Re: thoughts on origin of religions

From: steve (
Date: Wed Feb 27 2002 - 05:33:40 MST

----- Original Message -----
From: "Technotranscendence" <>
To: <>
Sent: Wednesday, February 27, 2002 11:58 AM
Subject: Re: thoughts on origin of religions

> My point, however, was limited to showing you don't need writing to do
> thinking -- whether that is philosophizing or whatever.

> There also seems to be some evidence that preliterate people are better
> at recalling lot of details. (If this is true, my guess would be that
> most literate people forget stuff merely because they can easily rely on
> writing for recollection. So, they never develop a habit of non-written
> memory -- or not to the same extent> books...)
> This is not to attack writing. I think it's one of the greatest
> inventions of all time. I just don't reduce everything else to it. I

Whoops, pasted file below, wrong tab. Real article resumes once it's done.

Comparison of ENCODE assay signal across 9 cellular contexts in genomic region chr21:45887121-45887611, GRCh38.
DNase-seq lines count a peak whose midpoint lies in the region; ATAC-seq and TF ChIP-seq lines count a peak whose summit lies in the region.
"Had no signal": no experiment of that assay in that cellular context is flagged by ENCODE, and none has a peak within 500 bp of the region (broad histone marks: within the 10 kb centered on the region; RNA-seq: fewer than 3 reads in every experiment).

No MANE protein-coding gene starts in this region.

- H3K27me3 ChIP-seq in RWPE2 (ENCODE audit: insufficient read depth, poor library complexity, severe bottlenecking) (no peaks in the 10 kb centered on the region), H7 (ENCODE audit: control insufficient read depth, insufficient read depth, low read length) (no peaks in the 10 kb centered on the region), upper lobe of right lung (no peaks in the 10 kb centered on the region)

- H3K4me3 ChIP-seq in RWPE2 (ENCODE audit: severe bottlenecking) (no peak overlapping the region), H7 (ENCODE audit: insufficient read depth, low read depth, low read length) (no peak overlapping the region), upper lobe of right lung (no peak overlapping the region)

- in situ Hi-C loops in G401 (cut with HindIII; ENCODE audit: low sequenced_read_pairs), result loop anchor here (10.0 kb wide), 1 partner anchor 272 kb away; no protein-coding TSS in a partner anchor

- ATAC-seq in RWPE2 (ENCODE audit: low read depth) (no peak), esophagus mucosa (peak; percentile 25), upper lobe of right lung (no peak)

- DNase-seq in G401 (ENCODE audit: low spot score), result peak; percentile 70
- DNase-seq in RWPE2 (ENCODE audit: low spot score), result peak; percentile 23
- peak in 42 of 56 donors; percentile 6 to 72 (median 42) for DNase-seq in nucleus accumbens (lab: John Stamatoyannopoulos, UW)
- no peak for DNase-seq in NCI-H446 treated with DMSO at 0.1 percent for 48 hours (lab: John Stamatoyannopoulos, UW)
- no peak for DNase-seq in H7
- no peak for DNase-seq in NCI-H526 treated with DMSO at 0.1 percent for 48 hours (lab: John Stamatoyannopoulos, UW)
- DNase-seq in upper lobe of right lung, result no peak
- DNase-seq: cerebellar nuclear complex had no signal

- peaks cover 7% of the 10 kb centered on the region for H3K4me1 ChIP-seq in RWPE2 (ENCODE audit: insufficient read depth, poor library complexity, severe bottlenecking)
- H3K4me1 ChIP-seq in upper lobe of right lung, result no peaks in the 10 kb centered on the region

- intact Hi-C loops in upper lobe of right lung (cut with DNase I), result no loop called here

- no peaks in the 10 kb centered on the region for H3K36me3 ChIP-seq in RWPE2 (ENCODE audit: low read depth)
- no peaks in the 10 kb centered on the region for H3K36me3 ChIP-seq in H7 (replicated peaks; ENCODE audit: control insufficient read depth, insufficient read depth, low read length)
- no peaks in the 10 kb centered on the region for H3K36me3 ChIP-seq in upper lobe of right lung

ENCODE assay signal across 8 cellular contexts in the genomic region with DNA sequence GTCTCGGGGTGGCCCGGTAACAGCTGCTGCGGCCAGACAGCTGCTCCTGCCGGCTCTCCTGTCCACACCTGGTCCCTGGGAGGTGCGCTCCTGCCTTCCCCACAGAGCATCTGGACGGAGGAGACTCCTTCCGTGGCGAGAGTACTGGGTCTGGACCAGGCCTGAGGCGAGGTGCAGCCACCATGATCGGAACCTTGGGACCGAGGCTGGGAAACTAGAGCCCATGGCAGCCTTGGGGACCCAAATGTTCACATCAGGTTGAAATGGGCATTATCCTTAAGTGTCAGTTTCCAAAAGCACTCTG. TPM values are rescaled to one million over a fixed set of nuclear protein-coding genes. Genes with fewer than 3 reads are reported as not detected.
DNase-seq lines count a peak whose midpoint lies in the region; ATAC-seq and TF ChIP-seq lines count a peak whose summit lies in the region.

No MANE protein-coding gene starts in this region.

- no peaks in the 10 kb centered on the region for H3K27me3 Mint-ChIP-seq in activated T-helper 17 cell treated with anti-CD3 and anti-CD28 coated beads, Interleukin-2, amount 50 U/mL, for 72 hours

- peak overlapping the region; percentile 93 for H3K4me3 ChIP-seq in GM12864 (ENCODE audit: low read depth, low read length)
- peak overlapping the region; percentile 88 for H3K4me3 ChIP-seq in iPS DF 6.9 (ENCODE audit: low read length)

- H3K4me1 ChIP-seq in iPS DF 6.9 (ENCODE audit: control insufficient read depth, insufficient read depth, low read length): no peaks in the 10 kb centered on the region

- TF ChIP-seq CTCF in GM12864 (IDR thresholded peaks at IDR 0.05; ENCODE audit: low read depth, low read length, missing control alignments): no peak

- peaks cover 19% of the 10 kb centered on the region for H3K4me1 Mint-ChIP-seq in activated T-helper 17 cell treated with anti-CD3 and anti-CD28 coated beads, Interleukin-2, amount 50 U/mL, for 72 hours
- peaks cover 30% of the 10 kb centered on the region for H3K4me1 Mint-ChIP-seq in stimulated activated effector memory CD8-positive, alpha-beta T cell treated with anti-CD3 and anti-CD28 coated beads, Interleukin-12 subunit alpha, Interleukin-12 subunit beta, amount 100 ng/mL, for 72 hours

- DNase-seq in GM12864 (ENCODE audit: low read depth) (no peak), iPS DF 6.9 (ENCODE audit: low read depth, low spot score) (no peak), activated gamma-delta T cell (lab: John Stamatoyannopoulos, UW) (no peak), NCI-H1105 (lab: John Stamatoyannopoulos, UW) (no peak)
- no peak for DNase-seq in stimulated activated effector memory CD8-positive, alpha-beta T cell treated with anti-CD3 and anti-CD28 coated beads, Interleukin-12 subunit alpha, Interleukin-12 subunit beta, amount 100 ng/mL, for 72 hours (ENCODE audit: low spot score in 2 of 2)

> think humans did and still do a lot thinking and remembering outside of
> writing.
Two things. It's certainly true that the art of memory can be very highly
developed in societies that are largely non-literate or where books/printed
texts are very costly Frances Yates wrote a wonderful book on this, "The Art
of Memory". But, granted some people will be able to do philosophy (and
geometry and other forms of analytical reasoning) without writing, there are
still two points to consider. It will be much more difficult to store and
transmit the results, so knowledge will tend not to be cumulative, to grow
over time. Also isn't it the case that the widespread use of the written
word (which is likely to be much more widespread than highly trained memory)
encourages a particular kind of lineal, analytical thinking in the
population at large? Steve Davies

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